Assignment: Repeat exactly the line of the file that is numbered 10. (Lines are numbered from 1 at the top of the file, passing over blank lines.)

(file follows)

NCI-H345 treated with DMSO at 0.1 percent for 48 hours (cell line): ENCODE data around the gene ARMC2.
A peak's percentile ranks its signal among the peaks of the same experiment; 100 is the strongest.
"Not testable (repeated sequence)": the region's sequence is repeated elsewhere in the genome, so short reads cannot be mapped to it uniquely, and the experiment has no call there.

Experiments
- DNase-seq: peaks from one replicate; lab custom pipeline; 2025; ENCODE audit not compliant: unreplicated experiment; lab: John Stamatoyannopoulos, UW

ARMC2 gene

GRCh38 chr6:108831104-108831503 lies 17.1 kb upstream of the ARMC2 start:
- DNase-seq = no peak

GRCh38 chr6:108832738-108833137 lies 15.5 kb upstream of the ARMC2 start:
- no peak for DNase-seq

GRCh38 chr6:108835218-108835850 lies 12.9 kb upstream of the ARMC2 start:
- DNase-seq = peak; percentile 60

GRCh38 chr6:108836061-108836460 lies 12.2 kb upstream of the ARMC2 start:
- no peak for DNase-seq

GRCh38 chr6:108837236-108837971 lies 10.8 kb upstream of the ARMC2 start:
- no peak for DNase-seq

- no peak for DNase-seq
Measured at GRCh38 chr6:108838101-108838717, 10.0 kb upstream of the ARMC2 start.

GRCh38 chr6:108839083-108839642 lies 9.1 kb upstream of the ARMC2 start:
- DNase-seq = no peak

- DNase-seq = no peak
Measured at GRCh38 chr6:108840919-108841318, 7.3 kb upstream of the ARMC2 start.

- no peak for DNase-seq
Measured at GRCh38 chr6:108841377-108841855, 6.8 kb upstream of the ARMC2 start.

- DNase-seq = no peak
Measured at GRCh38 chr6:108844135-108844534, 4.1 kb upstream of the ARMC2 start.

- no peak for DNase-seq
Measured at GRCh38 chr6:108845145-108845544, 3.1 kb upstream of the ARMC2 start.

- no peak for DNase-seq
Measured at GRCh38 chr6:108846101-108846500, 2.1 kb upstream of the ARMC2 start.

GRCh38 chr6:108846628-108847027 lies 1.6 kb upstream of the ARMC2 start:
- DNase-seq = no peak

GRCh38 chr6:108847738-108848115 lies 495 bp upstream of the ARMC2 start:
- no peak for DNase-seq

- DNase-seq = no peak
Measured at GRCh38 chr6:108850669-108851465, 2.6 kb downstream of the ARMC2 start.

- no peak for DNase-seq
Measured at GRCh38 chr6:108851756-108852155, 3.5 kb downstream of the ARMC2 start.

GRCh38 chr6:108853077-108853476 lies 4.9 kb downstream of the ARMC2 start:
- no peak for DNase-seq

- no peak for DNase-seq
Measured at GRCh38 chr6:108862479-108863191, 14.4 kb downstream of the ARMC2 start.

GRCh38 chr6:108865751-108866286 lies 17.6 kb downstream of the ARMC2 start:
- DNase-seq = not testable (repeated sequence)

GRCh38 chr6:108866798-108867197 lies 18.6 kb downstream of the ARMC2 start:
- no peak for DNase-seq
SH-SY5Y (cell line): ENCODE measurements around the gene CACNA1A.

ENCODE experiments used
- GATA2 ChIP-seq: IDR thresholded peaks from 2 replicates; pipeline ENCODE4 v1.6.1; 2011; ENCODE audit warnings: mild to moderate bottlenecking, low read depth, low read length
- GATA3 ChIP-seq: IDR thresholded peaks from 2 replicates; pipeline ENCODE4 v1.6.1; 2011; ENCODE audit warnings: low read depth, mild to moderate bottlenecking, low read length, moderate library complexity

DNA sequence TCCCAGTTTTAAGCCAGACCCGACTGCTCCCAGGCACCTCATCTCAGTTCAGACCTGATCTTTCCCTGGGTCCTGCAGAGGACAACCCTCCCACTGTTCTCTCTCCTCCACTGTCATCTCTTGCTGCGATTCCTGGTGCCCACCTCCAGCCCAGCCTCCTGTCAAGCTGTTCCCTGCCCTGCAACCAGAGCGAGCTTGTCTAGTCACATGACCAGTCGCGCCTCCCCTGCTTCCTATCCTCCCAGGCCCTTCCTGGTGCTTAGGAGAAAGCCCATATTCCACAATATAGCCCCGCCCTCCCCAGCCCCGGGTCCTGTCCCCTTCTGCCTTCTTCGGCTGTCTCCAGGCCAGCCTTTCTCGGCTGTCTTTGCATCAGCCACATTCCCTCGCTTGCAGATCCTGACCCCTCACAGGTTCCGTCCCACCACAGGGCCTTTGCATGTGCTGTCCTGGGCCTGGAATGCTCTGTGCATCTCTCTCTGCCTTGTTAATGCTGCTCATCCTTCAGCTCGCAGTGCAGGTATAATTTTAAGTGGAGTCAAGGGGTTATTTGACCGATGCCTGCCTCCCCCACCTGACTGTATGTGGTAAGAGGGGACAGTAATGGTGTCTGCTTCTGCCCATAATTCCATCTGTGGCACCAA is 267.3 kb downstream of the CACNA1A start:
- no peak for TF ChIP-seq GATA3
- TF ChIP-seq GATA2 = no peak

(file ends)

- no peak for DNase-seq